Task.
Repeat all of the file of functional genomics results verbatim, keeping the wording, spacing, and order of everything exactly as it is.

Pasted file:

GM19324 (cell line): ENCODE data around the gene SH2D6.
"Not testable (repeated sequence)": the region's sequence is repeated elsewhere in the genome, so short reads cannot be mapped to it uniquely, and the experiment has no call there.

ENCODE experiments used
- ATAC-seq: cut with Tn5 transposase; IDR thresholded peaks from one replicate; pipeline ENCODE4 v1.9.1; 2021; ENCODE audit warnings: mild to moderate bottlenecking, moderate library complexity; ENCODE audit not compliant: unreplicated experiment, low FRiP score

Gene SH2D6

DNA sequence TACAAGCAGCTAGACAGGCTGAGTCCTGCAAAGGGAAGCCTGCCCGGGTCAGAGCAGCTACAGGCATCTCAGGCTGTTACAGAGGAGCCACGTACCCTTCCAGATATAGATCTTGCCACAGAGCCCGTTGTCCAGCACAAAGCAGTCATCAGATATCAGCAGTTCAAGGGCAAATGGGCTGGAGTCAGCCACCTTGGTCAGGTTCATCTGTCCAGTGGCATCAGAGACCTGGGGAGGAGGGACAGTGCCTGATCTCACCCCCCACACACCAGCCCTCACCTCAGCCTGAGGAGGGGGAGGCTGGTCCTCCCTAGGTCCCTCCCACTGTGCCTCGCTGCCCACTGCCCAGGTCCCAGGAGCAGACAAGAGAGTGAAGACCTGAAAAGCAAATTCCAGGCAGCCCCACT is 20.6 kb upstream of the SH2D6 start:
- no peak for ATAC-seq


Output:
GM19324 (cell line): ENCODE data around the gene SH2D6.
"Not testable (repeated sequence)": the region's sequence is repeated elsewhere in the genome, so short reads cannot be mapped to it uniquely, and the experiment has no call there.

ENCODE experiments used
- ATAC-seq: cut with Tn5 transposase; IDR thresholded peaks from one replicate; pipeline ENCODE4 v1.9.1; 2021; ENCODE audit warnings: mild to moderate bottlenecking, moderate library complexity; ENCODE audit not compliant: unreplicated experiment, low FRiP score

Gene SH2D6

DNA sequence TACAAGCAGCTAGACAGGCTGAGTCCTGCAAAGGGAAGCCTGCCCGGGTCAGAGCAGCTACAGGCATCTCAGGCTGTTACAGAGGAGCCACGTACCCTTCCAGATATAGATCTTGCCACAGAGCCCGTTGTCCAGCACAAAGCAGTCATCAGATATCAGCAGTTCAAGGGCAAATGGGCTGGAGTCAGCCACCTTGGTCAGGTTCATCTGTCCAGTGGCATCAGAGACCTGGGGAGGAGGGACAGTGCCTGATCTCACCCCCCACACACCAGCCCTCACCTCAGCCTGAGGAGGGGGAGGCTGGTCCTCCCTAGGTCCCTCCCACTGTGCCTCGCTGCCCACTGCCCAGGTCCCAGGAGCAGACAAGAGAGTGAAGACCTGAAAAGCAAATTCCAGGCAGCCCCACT is 20.6 kb upstream of the SH2D6 start:
- no peak for ATAC-seq